"Many complain of the strain caused by unfounded complaints, which is why videos would confirm or deny what really happened," Police Federation union leader Sigve Bolstad told the Norwegian newspaper Aftenposten.
Last autumn, Oslo Police tested body cameras and subsequently issued a report that recommends audio recording but expresses doubts about the use of video, Aftenposten reported. During the test period last month, twelve police officers from Grönland Police Station in Oslo voluntarily spent a month wearing body cameras. Oslo policeman Kåre Stølen said body cameras can be useful tools, citing positive feedback received in Oslo's test project. The Oslo police report specifically mentioned crime scene investigations as an opportunity for surveillance.
The Norwegian Data Protection Authority welcomed the police's assessment of the opportunities and challenges presented by equipping police staff with recording equipment, yet expressed its reservations as well.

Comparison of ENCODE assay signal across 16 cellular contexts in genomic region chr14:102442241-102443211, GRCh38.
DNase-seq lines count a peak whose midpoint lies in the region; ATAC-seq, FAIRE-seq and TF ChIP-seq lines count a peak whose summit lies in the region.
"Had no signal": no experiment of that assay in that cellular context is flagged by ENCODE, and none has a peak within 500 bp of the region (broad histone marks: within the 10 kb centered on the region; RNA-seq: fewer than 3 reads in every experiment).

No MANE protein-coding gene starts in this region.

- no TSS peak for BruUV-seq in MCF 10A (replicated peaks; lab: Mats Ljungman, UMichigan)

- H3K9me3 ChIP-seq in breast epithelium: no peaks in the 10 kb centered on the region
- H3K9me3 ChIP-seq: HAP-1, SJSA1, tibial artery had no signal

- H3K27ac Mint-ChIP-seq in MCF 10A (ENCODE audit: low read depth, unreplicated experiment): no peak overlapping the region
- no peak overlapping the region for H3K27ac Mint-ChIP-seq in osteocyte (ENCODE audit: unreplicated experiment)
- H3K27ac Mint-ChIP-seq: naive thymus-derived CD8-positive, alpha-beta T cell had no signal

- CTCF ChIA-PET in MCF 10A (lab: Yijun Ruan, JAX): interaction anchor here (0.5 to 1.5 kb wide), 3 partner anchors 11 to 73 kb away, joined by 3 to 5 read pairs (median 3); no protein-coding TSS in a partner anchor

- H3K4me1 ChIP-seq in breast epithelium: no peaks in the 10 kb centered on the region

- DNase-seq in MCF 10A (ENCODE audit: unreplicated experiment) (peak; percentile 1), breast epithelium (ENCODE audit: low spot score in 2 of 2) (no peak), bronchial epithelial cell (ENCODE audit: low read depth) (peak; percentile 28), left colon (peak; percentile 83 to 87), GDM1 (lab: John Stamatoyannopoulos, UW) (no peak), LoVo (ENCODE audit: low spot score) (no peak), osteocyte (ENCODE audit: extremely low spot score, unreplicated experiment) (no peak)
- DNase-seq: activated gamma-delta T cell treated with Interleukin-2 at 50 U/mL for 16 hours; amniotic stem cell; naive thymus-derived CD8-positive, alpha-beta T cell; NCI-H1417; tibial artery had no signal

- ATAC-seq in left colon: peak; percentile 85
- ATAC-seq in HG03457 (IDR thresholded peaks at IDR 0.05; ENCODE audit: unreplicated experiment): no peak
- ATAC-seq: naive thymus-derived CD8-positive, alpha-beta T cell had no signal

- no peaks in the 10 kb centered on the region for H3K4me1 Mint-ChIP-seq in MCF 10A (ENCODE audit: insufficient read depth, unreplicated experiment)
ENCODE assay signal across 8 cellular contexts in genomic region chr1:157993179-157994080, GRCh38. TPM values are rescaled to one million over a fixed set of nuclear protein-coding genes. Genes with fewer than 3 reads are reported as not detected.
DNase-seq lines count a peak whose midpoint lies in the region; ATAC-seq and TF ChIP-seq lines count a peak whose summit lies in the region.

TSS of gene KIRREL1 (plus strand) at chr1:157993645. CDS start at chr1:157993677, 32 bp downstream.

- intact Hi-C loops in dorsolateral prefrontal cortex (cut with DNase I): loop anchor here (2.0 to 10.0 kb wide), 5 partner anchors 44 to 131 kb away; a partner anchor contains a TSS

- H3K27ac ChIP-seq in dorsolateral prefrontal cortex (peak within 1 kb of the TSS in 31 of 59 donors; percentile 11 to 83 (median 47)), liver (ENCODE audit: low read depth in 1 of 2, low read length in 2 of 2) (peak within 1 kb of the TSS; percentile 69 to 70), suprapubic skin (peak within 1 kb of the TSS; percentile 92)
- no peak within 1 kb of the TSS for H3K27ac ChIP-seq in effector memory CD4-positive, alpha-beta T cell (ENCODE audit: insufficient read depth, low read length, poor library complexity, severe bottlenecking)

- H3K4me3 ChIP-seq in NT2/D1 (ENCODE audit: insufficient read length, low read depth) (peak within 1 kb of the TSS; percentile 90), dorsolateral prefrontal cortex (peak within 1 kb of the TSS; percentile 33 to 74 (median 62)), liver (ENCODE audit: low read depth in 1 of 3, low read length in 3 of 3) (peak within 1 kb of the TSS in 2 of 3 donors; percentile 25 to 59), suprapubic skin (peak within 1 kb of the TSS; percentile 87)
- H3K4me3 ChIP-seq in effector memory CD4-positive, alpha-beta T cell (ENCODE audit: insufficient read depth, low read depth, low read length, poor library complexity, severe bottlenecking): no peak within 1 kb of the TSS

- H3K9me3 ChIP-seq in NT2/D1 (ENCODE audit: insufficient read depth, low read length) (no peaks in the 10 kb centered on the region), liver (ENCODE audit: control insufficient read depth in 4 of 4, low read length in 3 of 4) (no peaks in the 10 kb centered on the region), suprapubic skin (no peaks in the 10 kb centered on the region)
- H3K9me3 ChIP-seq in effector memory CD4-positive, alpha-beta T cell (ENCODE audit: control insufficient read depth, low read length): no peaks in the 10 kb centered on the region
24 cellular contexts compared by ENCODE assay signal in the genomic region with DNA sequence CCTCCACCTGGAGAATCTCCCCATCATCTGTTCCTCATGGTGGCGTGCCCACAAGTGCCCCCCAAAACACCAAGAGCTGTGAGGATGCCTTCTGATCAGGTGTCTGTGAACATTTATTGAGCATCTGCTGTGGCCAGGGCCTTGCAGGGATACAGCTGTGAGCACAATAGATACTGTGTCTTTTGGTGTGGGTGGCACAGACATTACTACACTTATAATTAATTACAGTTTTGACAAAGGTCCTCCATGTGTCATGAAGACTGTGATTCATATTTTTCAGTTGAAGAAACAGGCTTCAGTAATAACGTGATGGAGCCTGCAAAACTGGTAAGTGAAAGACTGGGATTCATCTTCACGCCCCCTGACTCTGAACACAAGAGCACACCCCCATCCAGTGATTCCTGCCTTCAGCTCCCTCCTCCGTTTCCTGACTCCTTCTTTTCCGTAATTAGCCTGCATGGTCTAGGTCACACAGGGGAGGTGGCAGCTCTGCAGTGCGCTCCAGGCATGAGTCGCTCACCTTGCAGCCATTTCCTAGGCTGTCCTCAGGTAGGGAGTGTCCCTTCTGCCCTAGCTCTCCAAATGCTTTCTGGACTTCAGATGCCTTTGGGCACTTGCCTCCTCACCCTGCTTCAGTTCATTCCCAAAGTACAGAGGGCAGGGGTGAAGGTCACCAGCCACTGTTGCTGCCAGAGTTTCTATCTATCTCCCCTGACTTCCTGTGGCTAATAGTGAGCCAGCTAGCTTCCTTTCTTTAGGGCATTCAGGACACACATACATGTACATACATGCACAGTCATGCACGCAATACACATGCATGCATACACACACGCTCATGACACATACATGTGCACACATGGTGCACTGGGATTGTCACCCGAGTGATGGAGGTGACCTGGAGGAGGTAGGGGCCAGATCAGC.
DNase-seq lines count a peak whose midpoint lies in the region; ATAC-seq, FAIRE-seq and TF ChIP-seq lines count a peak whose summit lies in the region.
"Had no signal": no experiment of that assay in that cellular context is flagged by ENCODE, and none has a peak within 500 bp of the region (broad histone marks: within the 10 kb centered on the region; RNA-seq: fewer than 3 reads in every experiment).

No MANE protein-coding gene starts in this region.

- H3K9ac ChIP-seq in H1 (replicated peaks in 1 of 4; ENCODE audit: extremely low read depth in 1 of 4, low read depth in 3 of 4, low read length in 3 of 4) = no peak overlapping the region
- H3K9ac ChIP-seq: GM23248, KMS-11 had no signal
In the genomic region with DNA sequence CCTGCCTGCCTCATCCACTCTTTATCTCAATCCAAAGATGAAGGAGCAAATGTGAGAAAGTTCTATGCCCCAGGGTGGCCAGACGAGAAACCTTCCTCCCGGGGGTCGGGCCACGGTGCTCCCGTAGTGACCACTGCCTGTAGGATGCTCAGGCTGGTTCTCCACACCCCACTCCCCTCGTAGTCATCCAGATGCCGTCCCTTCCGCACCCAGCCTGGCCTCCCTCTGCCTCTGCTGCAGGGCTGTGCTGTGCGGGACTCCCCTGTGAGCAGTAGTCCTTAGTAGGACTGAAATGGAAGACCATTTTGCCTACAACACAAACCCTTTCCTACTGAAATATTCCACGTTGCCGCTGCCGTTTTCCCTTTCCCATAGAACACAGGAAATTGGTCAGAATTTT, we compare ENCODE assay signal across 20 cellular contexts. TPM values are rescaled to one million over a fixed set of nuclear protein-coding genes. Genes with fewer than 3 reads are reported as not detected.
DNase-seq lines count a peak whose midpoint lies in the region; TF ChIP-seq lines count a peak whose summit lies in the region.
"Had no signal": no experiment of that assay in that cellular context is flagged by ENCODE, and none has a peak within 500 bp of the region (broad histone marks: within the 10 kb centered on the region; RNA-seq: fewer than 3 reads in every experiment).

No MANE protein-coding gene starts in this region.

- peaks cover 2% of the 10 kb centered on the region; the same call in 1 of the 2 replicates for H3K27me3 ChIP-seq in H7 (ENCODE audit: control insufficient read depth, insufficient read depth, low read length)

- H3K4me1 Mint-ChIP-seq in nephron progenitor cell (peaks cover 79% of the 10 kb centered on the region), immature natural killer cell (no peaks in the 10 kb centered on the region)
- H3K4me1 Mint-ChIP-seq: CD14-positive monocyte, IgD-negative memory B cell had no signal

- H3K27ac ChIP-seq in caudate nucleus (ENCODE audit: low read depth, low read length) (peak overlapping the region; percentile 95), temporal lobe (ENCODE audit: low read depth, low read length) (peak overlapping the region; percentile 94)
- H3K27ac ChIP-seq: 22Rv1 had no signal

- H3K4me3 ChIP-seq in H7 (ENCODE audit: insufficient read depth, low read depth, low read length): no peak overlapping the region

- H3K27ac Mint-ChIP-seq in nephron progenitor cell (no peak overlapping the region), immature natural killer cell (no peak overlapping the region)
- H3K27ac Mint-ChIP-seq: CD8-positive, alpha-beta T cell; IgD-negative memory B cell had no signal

"Police meet people in critical situations who are undergoing deep mental and physical crises. This poses a demand for special attention," Skåra continued, stressing that camera use must be mandated by the law.
Many officials see body cameras as an additional stress factor, but they have already become part of the police's routine in many countries. In the US, it is quite common that police officers have video cameras as part of their uniform. In the UK, the practice of wearing cameras differs from district to district. Cameras may be attached to the chest, shoulder or goggles.